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Grassley: DOJ guidance on information requests from Democrats 'floods the swamp'

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Grassley: DOJ guidance on information requests from Democrats 'floods the swamp'

Sen. Chuck Grassley, R-Iowa, has rejected as "nonsense" a U.S. Department of Justice memo essentially telling cabinet officials they are free to ignore requests for information from the opposition party.

Democrats have been frustrated by a lack of response from Trump administration officials, who were reminded in a May 1 memo that they are under no obligation to respond to requests from individual members of Congress, including ranking minority members.

The memo was penned by Curtis Gannon, who serves as the Acting Assistant Attorney General of the DOJ's Office of Legal Counsel. Sen. Tom Carper, D-Del., who serves as ranking member of the Senate Environment and Public Works Committee, slammed the unresponsiveness during a June 7 hearing to consider nominees to the Federal Energy Management Agency and Office of Management and Budget. Carper criticized the Trump administration for shutting down communications with minority members, given its pledge to "drain the swamp."

"If we had a Democratic administration and Republicans were trying to get information and do oversight over this Democratic administration, and got the kind of responses that we've been getting — non-responses — you guys would shut the place down," said Carper. "We probably ought to do that as well."

In a letter addressed to President Donald Trump, released June 9, Grassley concurred with Democrats, blasting the guidance and questioning the constitutional argument made by Gannon to justify it. Grassley chairs the Senate Committee on the Judiciary.

"Shutting down oversight requests doesn't drain the swamp, Mr. President. It floods the swamp," Grassley wrote. Gannon's memo "completely misses the mark" and erroneously rejects the need for members of Congress beyond committee leaders to access information from the executive branch, according to the senator.

"It falsely asserts that only requests from committees or their chairs are 'constitutionally authorized,' and relegates requests from non-chairmen to the position of 'non-oversight' inquiries — whatever that means," Grassley said. "This is nonsense."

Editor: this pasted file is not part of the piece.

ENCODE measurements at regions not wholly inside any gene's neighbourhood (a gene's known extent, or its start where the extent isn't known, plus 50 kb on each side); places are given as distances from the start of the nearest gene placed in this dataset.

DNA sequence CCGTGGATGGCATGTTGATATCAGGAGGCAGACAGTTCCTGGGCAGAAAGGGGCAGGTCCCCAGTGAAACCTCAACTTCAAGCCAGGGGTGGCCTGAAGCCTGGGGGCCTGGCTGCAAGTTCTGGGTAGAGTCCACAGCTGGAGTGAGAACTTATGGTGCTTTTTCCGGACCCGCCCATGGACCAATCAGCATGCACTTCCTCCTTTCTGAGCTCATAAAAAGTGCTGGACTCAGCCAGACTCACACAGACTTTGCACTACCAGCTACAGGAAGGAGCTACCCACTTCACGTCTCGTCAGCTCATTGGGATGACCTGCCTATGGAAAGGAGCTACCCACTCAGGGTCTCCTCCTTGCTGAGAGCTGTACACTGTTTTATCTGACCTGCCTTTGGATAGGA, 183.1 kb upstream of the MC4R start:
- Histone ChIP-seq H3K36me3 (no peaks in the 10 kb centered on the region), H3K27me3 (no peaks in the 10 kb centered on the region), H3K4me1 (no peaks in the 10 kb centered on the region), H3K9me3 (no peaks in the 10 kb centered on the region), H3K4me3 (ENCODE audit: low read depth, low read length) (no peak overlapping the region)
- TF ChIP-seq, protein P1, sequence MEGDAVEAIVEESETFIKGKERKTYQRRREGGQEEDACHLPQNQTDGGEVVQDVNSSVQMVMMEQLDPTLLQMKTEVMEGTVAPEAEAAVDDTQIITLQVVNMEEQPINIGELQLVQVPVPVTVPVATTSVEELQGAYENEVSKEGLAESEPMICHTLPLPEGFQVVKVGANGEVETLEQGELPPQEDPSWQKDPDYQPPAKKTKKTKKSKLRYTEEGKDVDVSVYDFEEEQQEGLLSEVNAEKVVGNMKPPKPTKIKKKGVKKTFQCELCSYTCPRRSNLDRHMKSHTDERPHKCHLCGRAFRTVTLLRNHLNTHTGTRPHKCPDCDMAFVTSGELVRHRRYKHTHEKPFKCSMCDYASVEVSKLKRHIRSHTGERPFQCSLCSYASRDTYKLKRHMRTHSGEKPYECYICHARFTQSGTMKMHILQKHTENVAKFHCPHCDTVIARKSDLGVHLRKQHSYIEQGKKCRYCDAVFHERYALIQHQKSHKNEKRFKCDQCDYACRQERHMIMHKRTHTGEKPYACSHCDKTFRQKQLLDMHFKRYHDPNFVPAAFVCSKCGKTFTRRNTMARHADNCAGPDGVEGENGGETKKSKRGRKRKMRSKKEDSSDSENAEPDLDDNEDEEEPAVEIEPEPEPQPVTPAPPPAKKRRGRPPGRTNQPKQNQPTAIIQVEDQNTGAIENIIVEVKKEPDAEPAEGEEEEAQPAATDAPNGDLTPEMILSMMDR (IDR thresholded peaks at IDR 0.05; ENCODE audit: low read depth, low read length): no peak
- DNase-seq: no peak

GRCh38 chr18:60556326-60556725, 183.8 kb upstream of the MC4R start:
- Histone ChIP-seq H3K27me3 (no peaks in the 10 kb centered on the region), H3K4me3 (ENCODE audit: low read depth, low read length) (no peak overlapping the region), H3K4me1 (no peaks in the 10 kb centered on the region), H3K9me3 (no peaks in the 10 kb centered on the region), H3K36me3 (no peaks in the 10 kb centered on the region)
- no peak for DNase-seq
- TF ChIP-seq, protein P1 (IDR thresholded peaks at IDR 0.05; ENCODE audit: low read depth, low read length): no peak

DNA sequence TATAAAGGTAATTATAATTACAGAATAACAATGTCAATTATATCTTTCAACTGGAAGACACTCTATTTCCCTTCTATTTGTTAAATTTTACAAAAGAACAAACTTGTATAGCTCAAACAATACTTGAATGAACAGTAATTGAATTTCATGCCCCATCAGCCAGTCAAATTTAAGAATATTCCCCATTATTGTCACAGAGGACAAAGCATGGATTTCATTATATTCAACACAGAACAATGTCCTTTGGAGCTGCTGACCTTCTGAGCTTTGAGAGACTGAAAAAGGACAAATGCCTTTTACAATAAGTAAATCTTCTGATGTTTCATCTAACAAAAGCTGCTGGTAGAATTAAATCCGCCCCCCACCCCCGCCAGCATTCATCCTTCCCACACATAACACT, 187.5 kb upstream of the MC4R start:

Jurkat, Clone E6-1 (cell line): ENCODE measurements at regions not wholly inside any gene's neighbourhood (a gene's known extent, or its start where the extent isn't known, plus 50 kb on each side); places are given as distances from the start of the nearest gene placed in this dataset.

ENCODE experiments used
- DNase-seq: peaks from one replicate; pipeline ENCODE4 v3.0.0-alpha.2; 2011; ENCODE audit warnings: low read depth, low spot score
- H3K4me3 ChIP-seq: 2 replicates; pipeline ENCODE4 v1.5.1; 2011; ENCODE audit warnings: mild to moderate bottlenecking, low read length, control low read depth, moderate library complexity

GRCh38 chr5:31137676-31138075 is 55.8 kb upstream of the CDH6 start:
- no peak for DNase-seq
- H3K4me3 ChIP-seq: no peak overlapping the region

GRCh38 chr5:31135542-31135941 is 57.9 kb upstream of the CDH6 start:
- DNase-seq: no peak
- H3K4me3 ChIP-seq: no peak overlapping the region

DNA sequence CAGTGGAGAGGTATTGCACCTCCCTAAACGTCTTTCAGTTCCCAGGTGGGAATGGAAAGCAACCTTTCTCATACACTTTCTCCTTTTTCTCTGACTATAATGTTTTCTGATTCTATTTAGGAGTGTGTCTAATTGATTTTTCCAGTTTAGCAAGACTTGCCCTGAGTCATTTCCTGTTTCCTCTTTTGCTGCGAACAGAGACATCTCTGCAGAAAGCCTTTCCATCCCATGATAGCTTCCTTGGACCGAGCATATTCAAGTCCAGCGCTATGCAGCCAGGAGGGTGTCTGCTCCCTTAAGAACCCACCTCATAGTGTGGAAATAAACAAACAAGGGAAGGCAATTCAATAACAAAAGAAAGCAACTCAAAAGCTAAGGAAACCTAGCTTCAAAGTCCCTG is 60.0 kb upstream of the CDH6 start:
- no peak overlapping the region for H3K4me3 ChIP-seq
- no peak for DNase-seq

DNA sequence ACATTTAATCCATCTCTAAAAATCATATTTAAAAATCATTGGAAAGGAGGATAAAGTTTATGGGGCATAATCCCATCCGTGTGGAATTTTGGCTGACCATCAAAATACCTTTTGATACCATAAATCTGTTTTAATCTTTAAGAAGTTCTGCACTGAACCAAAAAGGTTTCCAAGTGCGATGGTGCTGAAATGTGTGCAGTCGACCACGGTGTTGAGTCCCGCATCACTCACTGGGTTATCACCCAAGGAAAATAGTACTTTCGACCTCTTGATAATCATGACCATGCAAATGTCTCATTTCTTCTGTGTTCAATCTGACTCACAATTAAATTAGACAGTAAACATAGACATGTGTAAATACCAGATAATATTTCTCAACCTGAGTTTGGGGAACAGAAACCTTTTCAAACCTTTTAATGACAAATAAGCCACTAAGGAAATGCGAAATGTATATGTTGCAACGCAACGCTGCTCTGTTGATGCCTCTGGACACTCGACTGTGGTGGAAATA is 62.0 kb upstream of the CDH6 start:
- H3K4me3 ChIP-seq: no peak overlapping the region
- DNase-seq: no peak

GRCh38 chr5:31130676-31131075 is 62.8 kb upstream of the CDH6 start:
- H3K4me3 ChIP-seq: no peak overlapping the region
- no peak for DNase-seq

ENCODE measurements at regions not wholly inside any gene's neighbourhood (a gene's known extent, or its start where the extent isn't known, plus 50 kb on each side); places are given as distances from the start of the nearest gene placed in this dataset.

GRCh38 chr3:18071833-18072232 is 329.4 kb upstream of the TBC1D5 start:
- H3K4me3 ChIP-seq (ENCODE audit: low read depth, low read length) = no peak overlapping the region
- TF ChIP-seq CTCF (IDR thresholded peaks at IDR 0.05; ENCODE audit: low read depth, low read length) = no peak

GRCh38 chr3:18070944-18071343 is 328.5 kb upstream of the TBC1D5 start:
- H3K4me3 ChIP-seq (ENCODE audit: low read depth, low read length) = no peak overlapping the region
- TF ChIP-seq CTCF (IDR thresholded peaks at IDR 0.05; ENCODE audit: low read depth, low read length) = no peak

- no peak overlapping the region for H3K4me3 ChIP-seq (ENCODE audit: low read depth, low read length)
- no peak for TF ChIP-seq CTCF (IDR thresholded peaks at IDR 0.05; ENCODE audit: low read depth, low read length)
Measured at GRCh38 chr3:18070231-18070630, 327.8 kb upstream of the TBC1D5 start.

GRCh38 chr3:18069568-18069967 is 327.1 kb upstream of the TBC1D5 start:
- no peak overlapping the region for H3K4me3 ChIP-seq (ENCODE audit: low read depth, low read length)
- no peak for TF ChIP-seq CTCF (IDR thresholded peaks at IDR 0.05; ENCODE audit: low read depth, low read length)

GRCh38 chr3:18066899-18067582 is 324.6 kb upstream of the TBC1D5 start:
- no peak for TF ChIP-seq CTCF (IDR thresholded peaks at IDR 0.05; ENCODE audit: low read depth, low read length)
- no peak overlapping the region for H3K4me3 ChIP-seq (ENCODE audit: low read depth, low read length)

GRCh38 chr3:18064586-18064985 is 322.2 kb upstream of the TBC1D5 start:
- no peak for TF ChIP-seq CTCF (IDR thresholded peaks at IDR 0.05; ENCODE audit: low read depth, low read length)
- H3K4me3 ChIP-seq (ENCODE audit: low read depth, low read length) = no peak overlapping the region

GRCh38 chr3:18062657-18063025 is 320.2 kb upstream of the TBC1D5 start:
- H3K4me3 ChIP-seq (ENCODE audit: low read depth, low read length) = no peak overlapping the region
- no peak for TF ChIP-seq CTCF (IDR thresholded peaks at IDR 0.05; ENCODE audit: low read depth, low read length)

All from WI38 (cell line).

Grassley said the Constitution does not mention committees or committee chairmen and Congress has not requested such a restriction on the flow of information from the executive branch.

"For [the Office of Legal Counsel, or OLC] to so fundamentally misunderstand and misstate such a simple fact exposes its shocking lack of professionalism and objectivity," Grassley told the president. "Indeed, OLC appears to have utterly failed to live up to its own standards. You are being ill-served and ill-advised."

Gannon asserted that his guidance is consistent with a "longstanding" executive branch policy of ignoring congressional requests unless they come from a committee, subcommittee or chairman. But Grassley said voluntary requests from members of Congress have been accommodated by the executive branch "since the beginning of the Republic."

Democrats provided a list of 102 requests for information that were submitted since January 25 but had yet to receive a response. Some of the requests were directed to White House officials and Trump specifically in certain instances, seeking information on a variety of issues such as the president's plans for the Consumer Financial Protection Bureau's leadership. Democrats' requests also have been ignored by leaders of the U.S. Environmental Protection Agency, Department of State, Food and Drug Administration, National Economic Council, Department of Health and Human Services, Department of Treasury, Department of Justice and others.

"The practical implications of the policy that this opinion is reportedly designed to support are extremely troublesome for the effective and efficient functioning of our constitutional democracy," Grassley said. "I know from experience that a partisan response to oversight only discourages bipartisanship, decreases transparency, and diminishes the crucial role of the American people's elected representatives."

Grassley asked Trump to rescind the policy and restore the flow of information between the executive branch and Congress.